Well decorated Christmas trees are beautiful. They bring cheer into your home and embrace the holiday spirit, but what happens if your dog accidentally knocks it over? This not only creates a mess but may also cause injury and scare your dog. If the tree is a real one there could also be spillage of tree water. This can attract bacteria and needles that could harm him. To avoid accidents, securely anchor your tree so it cannot be tipped or pushed over.     

In addition sometimes dogs start eating pine tree branches. This isn’t considered fatal, but can make them sick.

The Norfolk pine, Araucaria heterophylla, appears naturally in temperate forests and is cultivated throughout the United States. It is grown for landscaping purposes and is commonly sold as a Christmas tree. While the exact mechanism of toxicity is unknown, some dogs develop an upset stomach after eating pine wood. The poison is not considered fatal, although vomiting, diarrhea and lethargy may follow ingestion.

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Mistletoe Toxicity In Dogs

Bundle of mistletoe tied with red ribbon on wood background

Although mistletoe is a tradition in Christmas decor it can be a danger to your pets. Mistletoe can cause nausea, vomiting, diarrhea, gastrointestinal problems as well as cardiovascular problems if ingested by your dog. A compromise around this might be to keep mistletoe as a decoration but use an artificial variety to keep him safe. There are some great options that look like the real deal and eliminate the danger of live mistletoe.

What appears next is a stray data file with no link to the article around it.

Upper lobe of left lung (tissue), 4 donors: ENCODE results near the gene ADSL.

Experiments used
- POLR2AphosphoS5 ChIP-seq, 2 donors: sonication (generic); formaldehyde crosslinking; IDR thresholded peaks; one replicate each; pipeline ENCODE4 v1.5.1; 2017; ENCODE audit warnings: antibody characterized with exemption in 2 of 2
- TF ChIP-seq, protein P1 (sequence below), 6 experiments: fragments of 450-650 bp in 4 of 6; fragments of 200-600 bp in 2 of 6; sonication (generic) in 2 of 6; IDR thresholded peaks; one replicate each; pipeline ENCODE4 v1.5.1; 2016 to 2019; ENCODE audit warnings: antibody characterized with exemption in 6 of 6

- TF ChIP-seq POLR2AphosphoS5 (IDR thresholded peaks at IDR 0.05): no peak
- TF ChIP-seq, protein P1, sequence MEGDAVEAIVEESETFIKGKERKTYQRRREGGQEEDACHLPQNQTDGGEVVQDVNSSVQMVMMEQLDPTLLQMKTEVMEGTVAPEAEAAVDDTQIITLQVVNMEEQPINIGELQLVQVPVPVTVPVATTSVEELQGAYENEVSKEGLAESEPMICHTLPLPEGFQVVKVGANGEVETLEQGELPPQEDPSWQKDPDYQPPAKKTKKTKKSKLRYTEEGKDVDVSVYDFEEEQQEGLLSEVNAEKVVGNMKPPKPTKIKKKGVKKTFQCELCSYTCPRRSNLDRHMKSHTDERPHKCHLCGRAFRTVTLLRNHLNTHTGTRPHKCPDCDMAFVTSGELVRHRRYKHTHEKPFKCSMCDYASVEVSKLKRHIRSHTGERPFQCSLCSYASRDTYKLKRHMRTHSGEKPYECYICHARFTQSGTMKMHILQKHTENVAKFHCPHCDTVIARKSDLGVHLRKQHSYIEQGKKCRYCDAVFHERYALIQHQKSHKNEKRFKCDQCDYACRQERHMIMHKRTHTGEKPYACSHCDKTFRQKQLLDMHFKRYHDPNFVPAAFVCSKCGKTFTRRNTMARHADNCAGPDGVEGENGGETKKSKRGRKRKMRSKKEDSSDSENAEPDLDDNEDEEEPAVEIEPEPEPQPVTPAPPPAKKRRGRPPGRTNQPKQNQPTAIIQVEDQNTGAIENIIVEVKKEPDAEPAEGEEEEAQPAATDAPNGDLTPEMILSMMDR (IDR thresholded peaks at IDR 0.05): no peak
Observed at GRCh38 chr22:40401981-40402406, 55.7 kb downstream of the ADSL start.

Get Dog Friendly Candles   

3 red pillar candles with a gold star ornament and pine branch bundle

Candle flames offer comfort and cheer that brighten a room with a small glow or provide warmth on a chilly day. Indeed, a flickering candle flame can be most fascinating to a dog. Unfortunately, candles provide a hazard if your pet ventures too close to it. It would be important to replace the traditional live flicker of a candle with safer candle alternatives to prevent burns.